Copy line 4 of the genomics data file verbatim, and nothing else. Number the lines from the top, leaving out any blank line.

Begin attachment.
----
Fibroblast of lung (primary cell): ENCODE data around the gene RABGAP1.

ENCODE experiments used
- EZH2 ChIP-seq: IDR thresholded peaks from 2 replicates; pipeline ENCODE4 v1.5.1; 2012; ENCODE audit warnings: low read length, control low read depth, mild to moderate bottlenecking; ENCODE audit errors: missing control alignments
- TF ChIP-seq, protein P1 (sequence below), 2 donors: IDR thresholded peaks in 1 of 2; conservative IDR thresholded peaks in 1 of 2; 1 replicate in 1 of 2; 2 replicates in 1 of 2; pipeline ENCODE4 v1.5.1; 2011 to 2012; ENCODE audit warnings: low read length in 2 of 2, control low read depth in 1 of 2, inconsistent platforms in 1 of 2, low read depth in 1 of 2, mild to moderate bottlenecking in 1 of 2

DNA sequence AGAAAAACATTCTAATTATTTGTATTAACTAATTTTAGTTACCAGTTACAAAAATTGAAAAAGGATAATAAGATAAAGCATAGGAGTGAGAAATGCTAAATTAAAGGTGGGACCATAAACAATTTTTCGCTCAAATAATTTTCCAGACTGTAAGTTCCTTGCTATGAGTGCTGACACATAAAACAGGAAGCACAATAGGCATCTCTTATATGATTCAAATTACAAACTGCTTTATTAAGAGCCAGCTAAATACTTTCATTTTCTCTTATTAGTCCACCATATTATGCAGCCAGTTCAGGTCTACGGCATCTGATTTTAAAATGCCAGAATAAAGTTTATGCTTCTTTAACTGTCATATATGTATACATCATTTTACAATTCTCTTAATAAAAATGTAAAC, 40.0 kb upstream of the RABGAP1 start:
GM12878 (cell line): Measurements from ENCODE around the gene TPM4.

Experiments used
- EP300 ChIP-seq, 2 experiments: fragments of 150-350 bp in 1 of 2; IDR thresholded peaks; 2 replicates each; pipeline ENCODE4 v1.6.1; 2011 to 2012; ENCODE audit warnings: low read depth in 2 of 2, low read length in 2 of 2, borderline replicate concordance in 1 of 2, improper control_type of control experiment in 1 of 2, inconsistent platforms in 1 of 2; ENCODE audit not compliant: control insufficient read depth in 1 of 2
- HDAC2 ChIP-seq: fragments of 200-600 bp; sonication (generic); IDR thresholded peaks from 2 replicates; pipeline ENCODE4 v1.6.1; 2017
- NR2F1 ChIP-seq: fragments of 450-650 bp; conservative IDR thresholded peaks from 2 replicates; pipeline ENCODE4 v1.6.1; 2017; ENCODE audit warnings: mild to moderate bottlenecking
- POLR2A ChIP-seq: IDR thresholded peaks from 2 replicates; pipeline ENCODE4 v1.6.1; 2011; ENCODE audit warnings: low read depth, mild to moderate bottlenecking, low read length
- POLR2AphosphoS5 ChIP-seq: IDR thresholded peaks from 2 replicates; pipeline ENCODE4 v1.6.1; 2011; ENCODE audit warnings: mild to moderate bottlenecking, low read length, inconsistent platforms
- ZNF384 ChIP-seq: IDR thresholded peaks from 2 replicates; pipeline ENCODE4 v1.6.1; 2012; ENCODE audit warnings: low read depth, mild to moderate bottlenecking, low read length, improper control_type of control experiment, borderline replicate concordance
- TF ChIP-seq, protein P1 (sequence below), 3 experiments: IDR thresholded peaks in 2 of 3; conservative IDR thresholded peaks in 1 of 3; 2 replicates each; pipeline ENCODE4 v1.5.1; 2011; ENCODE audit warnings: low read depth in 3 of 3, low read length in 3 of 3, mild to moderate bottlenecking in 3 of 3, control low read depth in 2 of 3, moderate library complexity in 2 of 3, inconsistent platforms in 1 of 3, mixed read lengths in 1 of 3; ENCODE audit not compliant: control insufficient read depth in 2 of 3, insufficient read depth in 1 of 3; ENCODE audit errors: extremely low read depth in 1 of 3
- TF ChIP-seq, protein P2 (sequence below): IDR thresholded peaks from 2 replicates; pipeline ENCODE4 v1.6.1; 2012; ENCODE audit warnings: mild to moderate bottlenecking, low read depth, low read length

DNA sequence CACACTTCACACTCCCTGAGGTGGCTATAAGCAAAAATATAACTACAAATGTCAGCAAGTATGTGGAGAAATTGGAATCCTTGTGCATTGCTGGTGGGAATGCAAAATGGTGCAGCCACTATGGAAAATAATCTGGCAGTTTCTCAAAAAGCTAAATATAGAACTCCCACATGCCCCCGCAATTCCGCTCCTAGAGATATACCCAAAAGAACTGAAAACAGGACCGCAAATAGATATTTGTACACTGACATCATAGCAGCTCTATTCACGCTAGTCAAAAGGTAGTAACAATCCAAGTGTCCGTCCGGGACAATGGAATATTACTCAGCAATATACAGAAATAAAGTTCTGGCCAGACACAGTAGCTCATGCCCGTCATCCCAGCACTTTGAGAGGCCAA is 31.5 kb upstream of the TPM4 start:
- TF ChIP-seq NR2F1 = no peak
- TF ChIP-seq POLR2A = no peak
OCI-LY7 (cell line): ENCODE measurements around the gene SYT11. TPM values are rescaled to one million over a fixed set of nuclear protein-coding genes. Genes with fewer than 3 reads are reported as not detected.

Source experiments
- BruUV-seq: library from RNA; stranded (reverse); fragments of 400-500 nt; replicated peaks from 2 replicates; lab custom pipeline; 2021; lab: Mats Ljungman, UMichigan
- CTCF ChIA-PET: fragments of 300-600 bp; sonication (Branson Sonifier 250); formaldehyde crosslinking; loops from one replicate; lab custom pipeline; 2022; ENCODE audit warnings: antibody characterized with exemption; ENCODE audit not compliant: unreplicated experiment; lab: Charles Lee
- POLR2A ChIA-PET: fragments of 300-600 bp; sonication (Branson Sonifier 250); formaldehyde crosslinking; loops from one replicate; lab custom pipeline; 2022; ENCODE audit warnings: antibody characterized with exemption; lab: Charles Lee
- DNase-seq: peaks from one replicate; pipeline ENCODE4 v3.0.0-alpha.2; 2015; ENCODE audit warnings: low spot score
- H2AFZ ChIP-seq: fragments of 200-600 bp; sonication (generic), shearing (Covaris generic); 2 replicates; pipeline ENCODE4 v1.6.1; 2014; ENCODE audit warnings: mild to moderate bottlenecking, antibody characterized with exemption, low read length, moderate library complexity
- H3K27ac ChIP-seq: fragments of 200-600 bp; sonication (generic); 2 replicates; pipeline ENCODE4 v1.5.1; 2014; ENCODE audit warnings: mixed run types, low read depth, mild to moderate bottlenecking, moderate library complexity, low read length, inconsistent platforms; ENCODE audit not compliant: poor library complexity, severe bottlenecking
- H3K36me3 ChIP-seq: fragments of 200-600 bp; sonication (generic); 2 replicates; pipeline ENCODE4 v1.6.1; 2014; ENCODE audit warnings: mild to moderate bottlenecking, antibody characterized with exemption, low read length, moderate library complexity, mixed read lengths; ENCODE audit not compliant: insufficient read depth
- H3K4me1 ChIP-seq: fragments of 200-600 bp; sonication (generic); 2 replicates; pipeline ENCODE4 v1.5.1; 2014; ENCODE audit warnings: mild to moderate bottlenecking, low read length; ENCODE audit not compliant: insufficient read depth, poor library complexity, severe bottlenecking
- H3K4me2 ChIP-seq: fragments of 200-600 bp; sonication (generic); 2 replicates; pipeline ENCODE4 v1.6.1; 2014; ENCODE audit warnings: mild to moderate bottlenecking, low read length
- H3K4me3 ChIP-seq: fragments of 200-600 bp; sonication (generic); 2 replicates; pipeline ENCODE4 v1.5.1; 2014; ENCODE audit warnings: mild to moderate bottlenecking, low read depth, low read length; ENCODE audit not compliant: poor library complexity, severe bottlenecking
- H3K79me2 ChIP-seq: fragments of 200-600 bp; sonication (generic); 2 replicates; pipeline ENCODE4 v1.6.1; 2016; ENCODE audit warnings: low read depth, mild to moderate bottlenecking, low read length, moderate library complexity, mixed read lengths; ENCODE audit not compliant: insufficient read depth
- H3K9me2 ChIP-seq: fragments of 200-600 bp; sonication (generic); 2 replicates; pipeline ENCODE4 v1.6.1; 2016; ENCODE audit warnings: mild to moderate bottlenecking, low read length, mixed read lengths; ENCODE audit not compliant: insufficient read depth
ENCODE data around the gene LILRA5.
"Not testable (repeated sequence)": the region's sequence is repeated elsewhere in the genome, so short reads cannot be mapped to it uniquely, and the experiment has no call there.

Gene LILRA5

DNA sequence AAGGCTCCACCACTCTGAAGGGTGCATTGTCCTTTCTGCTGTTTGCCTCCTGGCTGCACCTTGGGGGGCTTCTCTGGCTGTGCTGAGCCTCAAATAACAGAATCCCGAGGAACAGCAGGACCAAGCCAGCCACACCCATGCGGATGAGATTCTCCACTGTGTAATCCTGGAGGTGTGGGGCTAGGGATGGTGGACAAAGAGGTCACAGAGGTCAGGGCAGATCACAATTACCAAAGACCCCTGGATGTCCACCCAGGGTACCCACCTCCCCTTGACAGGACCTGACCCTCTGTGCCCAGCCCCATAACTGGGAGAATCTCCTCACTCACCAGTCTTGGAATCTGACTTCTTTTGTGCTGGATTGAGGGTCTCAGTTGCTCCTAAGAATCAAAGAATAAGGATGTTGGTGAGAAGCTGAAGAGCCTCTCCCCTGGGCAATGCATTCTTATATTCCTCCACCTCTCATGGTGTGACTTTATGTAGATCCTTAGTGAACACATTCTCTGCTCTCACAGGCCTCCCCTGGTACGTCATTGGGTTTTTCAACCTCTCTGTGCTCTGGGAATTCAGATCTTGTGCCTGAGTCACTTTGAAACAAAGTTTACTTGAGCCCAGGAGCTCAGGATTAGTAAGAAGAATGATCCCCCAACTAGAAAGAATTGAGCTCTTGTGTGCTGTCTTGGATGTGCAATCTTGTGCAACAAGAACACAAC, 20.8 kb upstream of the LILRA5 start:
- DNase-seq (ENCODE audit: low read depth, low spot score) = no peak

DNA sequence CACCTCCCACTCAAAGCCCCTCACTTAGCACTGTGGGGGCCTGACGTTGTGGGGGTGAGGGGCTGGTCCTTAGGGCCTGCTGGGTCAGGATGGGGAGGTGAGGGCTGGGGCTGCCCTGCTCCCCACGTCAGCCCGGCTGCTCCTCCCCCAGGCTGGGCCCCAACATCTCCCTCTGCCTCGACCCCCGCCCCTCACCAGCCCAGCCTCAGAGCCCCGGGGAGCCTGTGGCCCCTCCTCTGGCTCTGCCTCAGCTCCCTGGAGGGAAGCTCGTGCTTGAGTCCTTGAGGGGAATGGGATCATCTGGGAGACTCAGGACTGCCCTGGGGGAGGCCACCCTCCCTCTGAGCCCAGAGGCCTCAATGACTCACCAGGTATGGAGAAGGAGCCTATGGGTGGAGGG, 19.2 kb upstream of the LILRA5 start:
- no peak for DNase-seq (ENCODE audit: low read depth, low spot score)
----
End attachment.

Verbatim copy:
- TF ChIP-seq, protein P1 (sequence below), 2 donors: IDR thresholded peaks in 1 of 2; conservative IDR thresholded peaks in 1 of 2; 1 replicate in 1 of 2; 2 replicates in 1 of 2; pipeline ENCODE4 v1.5.1; 2011 to 2012; ENCODE audit warnings: low read length in 2 of 2, control low read depth in 1 of 2, inconsistent platforms in 1 of 2, low read depth in 1 of 2, mild to moderate bottlenecking in 1 of 2